In applying Illinois law, the District Court believed that the non-U.S. choice of law issue was raised too late.  This, the Circuit found, amounted to an abuse of discretion.  The Notes to Fed. R. Civ. P. 44.1 require “reasonable” notice of the reliance on non-U.S. law — in order to avoid “unfair surprise”.  The Circuit found that reliance on non-U.S. law was timely raised.

It then found that the U.C.C., relied on by the District Court, “cannot provide the operative rule of law”.  At the same time, all the potentially applicable rules of law were in essence the same.  None attaches signficance to the “moment of acceptance”, as does the U.C.C. (so presumed the Court); rather, each applicable law required “a causal link between the challenged activity (or inactivity) and the alleged injury.  It was the inaction of the principal controlling persons of Griffin that led to the loss; that was sufficient under the law of each potentially relevant jurisdiction for the imposition of liability.  Damages in the full amount of the improper transfer were then imposed (after another correction of the choice of law approach).

It is noteworthy that, in deciding the choice of law issue, the Court of Appeals appeared to relied on general reviews of non-U.S. law, including a law review article and The Encyclopaedia of Banking Law.  The Seventh Circuit has in the past written quite vigorously on the limitations of using expert evidence in the proof of non-U.S. law (see disuccsion here).

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Eleventh Circuit Reiterates Its Rejection of Public Policy Defenses To the Compelled Arbitration of Federal Claims in Non-U.S. Arbitrations Applying Non-U.S. Law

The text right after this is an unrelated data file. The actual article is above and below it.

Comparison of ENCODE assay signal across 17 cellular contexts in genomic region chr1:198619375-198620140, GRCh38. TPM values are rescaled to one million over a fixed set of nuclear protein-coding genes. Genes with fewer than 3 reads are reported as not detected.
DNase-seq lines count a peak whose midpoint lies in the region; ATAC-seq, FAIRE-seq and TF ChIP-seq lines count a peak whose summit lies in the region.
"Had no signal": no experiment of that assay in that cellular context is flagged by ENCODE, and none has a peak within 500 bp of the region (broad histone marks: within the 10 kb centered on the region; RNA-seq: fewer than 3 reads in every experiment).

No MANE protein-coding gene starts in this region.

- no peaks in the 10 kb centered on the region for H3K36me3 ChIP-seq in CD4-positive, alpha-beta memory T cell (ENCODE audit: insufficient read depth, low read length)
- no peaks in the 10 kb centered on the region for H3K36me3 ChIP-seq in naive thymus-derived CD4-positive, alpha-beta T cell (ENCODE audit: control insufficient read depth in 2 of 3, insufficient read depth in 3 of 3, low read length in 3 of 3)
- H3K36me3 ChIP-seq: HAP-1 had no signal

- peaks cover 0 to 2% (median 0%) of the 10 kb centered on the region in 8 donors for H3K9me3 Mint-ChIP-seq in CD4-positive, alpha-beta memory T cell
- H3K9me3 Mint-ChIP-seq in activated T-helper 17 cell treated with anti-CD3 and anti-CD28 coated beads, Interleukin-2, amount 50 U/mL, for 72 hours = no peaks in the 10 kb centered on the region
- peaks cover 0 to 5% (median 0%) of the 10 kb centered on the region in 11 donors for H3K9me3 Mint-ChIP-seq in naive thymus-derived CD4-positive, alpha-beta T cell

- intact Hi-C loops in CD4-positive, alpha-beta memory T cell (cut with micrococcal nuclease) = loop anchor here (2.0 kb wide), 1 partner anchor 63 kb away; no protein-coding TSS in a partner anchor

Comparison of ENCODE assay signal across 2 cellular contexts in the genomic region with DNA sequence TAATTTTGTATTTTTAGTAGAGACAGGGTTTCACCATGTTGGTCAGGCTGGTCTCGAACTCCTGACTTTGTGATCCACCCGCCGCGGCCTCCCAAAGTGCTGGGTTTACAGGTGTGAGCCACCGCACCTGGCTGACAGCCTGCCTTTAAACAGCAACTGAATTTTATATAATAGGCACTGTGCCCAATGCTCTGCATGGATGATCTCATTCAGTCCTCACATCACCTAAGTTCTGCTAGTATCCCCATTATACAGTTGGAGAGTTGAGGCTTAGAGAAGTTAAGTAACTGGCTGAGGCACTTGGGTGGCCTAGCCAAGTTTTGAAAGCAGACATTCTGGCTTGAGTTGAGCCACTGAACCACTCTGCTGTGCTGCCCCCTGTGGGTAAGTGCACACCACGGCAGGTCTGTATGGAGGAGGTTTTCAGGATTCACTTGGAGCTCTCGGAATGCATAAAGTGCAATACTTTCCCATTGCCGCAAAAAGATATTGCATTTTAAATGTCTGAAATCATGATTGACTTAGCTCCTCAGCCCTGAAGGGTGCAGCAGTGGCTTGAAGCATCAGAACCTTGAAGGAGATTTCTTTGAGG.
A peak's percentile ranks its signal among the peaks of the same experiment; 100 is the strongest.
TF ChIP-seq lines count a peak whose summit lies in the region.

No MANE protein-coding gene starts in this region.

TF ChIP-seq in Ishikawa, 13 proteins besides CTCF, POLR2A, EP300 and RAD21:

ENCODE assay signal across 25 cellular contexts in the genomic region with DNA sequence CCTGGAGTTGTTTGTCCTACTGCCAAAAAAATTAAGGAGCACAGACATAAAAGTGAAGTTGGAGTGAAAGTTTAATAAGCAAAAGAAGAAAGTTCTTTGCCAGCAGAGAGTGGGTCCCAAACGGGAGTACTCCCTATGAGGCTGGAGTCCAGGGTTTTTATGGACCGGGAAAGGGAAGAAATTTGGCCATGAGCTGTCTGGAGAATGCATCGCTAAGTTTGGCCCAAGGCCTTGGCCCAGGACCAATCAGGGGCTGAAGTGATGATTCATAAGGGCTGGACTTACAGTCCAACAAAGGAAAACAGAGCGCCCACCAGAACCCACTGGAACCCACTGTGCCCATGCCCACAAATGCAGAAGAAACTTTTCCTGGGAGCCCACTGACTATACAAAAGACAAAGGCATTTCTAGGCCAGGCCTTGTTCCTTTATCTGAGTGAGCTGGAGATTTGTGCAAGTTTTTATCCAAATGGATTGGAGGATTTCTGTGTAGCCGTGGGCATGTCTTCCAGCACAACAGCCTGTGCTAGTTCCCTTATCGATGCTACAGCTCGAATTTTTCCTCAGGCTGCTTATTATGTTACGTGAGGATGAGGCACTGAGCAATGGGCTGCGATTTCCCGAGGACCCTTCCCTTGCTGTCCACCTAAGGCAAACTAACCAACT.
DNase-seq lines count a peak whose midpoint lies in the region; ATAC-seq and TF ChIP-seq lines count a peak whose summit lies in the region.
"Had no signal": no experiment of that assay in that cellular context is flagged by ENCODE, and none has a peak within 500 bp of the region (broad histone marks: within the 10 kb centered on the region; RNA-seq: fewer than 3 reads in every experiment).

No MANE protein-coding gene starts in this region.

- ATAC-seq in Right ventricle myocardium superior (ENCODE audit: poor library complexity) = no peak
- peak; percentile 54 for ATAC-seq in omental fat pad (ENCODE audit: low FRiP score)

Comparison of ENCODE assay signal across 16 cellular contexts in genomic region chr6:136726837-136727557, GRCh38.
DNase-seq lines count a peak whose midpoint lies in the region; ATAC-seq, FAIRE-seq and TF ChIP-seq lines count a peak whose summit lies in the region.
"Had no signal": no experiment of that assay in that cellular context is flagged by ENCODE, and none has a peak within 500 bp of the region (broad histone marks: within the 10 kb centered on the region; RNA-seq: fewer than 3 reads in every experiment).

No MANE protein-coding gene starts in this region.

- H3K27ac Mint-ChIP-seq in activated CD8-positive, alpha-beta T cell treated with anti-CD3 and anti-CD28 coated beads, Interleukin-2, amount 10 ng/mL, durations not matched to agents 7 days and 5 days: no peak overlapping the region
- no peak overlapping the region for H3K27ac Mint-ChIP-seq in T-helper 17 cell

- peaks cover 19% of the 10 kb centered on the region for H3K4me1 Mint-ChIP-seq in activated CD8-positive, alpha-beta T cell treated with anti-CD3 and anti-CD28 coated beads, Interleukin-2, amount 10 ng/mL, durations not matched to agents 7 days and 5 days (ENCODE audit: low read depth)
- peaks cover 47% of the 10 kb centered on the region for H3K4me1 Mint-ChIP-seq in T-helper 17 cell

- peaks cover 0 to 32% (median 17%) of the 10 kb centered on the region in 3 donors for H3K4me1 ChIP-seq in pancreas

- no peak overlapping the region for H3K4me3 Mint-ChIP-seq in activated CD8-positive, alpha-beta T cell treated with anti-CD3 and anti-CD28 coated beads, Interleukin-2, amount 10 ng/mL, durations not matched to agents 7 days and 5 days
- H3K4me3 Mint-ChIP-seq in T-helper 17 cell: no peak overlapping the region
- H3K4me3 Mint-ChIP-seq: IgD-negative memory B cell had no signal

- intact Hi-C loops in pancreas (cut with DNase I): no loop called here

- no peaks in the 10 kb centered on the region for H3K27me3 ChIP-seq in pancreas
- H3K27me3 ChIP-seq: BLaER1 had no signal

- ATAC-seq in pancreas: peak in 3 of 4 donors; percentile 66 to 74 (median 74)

Fernandes v. Carnival Corp., No. 09-15675 (11th Cir. 2012), provides a concentrated refresher of several international practice principles that the courts, especially in the Eleventh Circuit, have applied in increased rigor and consistency.  In a short decision, the Eleventh Circuit addressed claims by an injured fitter mechanic complaining of the alleged failure by Carnival to provide adequate medical care and the alleged wrongful forcing of the plaintiff to continue working in a post of employment that allegedly aggravated his injury.  The plaintiff asserted claims under federal law, the Jones Act.  He also asserted claims for maintenance and cure, which, he alleged, did not arise out of his employment contract but rather from his employment relationship.  The plaintiff worked on two Carnival ships, one in 2005 and one beginning in 2007.  One of the contracts the plaintiff had with Carnival, the one relating to the 2007 employement, contained an arbitration provision.  The former did not.  Plaintiff sued in state court.  After removal, the District Court compeled arbitration of the claims relating to the later contract and remanded to state court the claims relating to the former contract.  The arbitration had to be in the Philippines applying Bahamian law. 

The Eleventh Circuit reaffirmed the holdings of earlier decisions of the Eleventh Circuit, which we have posted on (e.g., here and here), and affirmed the decision below.  The federal claim was not entitled to a federal forum.  The removed claim was not entitled to stay in federal court. And the plaintiff’s noncontractual claims for maintenance and cure were also compelled to be arbitrated.   The Court would recognize no public policy defense under the New York Convention; rejected the argument that a 2008 amendment to the Jones Act changed earlier law; and without explanation

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Fourth Circuit Affirms Personal Jurisdiction Over Non-U.S. Defendants, Upholds Extraterritorial Jurisdiction under the Copyright Act, and Reverses It under the Lanham Act

Tire Engineering and Distribution, LLC et al. v. Shandong Linglong Rubber Company, Ltd. et al., No. 10-2271 (4th Cir. 2012), addresses several issues of international practice.  The plaintiff sued non-U.S. defendant, not in contract (where arguably there is a greater opportunity to dictate forum for the resolution of any dispute), but for conspiracy to steal tire blueprints, produce infringing tires, and sell them to that had formerly purchased them from Plaintiff.  The jury awarded $26 million in damages.

Each of the three major issues addressed by the Circuit have international practice implications: